In a self-invested personal pension (SIPP) you have more visibility of what you’re investing in and transferring all your old pensions into it means everything’s in one place. 

Leaving it to the workplace strategies can mean they do things like reduce equity exposure over time when you might not want to. 

Of course that might suit you, and there can be benefits you lose out on by transferring a pension into a SIPP so it’s worth checking on if you’re thinking about it.

Controlling your financial future

If you’re happy enough with the fees you’re paying at the moment and the assets you hold, that’s a great place to be in. If you’re not or you just don’t like how opaque it all seems, a SIPP could help.

In the end it’s about knowing where your money is and what it’s doing for you. It’s just not good enough to finally have a look at it all just as you’re about to retire. 

You might find some things you don’t like in there, like high fees or a sector you don’t agree with. And by that stage it’s a bit late to want to change.

Just like you know what’s in your bank account, make sure you know what’s in your pension. If you don’t like it, you really can change it. And maybe take a deep enough breath to look at what’s in your sausages too.

Take control of your retirement savings with a Freetrade self-invested personal pension. Start a SIPP today and contribute regularly or transfer old pensions to one single pot you can grow and manage yourself. Download our iOS trading app or if you’re an Android user, download our Android trading app to get started investing.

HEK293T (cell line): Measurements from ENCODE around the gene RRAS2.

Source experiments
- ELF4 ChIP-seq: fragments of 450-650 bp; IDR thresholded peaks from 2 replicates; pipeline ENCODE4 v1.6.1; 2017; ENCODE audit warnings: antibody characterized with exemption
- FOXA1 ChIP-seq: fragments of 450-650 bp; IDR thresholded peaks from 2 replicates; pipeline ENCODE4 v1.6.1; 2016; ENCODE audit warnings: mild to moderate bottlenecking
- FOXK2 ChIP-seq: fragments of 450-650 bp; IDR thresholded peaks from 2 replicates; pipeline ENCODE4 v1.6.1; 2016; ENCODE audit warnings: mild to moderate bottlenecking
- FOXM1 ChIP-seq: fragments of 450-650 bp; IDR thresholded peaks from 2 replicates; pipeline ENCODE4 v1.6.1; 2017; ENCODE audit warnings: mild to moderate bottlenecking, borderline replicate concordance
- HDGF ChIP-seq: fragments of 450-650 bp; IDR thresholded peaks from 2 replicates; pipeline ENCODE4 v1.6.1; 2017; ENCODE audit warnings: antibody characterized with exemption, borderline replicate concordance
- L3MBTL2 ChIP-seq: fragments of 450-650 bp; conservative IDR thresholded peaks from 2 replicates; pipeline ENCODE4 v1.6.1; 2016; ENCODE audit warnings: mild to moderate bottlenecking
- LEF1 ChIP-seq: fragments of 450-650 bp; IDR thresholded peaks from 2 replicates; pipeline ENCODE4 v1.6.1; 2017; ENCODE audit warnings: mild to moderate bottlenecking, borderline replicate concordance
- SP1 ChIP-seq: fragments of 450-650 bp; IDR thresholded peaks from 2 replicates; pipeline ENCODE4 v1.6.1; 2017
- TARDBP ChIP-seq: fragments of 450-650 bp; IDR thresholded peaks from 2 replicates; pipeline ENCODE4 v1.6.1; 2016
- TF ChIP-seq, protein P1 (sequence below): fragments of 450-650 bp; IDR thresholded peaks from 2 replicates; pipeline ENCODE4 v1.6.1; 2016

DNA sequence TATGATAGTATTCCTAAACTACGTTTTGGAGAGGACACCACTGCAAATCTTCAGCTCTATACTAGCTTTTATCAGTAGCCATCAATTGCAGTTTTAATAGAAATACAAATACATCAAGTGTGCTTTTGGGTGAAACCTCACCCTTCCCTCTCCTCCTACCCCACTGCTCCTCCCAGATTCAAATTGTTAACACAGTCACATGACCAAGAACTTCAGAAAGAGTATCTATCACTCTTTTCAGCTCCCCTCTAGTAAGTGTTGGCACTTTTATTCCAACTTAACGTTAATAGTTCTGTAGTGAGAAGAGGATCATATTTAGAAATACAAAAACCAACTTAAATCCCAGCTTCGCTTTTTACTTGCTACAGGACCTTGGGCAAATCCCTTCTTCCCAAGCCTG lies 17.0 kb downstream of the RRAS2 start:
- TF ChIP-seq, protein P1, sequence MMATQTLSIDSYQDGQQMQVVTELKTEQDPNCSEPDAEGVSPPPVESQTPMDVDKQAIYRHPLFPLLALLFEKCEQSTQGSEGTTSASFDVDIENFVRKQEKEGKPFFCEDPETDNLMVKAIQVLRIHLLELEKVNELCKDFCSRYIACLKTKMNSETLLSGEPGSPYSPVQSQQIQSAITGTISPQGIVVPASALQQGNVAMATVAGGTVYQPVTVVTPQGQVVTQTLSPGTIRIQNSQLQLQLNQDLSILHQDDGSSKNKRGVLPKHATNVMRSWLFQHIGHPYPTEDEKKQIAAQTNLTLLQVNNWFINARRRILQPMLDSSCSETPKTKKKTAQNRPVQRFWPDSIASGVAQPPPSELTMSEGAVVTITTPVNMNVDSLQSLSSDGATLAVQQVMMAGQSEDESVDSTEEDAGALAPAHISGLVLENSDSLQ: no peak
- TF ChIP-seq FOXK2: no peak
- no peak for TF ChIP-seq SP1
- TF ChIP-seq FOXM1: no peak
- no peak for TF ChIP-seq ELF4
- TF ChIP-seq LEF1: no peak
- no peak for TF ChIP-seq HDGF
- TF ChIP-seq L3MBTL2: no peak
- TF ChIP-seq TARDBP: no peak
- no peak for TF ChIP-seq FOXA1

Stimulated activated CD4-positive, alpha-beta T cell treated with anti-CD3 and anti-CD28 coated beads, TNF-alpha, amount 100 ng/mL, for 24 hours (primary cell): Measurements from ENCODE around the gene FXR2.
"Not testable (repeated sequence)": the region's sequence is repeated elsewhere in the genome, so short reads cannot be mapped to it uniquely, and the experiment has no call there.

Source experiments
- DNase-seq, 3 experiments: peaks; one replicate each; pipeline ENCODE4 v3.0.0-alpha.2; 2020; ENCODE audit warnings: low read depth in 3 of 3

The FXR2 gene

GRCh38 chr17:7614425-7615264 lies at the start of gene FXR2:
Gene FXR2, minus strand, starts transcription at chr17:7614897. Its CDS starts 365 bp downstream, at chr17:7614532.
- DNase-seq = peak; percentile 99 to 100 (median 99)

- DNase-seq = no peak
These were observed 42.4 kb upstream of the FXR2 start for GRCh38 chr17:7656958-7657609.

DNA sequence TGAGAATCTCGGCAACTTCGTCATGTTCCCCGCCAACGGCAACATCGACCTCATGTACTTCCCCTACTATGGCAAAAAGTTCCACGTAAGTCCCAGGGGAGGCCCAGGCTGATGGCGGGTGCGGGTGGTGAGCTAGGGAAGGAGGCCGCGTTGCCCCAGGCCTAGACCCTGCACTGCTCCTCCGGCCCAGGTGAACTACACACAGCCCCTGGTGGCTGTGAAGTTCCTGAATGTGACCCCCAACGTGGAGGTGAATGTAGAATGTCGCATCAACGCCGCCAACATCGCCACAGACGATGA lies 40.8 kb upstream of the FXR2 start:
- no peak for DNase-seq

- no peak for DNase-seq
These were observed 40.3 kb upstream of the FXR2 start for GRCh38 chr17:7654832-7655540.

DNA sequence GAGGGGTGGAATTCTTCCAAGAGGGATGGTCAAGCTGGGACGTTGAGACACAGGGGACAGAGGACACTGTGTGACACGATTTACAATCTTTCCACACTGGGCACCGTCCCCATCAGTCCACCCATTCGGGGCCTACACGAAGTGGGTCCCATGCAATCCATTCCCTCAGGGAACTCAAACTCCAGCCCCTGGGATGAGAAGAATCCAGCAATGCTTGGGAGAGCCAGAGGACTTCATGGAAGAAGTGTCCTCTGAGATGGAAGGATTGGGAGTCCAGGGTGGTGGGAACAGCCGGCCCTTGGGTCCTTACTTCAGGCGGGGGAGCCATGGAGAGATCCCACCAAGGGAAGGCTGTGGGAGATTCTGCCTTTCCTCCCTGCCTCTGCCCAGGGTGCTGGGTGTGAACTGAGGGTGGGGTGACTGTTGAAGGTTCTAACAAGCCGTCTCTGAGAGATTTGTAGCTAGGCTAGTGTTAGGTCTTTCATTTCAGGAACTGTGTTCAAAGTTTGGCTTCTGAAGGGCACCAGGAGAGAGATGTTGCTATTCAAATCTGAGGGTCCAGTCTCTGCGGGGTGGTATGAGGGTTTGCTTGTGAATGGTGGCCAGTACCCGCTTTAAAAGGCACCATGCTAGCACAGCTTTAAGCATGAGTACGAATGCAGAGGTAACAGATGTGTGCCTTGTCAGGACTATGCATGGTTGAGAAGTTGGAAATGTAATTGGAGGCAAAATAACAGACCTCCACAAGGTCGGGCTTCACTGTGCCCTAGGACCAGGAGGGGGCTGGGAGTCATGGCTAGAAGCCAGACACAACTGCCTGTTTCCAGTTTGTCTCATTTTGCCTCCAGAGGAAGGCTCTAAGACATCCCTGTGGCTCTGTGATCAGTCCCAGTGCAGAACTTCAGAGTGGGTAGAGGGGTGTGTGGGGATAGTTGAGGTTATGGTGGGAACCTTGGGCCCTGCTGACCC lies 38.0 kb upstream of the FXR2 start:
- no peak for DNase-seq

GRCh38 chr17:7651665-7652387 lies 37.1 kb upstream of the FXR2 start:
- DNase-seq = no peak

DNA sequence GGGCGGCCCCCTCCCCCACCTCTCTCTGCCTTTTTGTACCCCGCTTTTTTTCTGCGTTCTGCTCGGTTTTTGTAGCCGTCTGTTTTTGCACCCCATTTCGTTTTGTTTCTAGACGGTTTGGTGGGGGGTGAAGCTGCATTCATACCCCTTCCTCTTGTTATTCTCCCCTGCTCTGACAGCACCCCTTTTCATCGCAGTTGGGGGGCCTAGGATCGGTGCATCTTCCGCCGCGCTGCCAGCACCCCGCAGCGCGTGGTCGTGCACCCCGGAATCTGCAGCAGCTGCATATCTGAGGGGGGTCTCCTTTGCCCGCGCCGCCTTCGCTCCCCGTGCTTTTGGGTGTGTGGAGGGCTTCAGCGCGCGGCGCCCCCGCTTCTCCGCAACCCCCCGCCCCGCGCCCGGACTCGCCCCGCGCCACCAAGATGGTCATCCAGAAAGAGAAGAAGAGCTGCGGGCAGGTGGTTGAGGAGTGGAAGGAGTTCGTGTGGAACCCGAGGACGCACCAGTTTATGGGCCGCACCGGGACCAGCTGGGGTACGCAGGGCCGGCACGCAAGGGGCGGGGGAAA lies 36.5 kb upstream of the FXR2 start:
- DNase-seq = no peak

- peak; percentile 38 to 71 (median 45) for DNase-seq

Important information on SIPPs

SIPPs are a pension product designed for people who want to make their own investment decisions. You can normally only access the money from age 55 (set to rise to 57 from 6 April 2028).

This article is based on current rules, which can change, and tax relief depends on your personal circumstances. When you invest, your capital is at risk.

The value of your portfolio can go down as well as up and you may get back less than you invest.

Before transferring a pension you should ensure you will not lose valuable guarantees or incur excessive transfer penalties. Pensions are usually transferred as cash so you will be out of the market for a period.

Freetrade does not currently offer drawdown products for our SIPP.

Important Information

This should not be read as personal investment advice and individual investors should make their own decisions or seek independent advice.

When you invest, your capital is at risk. The value of your portfolio, and any income you receive, can go down as well as up and you may get back less than you invest. Past performance is not a reliable indicator of future results.

Eligibility to invest into an ISA and the value of tax savings depends on personal circumstances and all tax rules may change.

Freetrade is a trading name of Freetrade Limited, which is a member firm of the London Stock Exchange and is authorised and regulated by the Financial Conduct Authority. Registered in England and Wales (no. 09797821).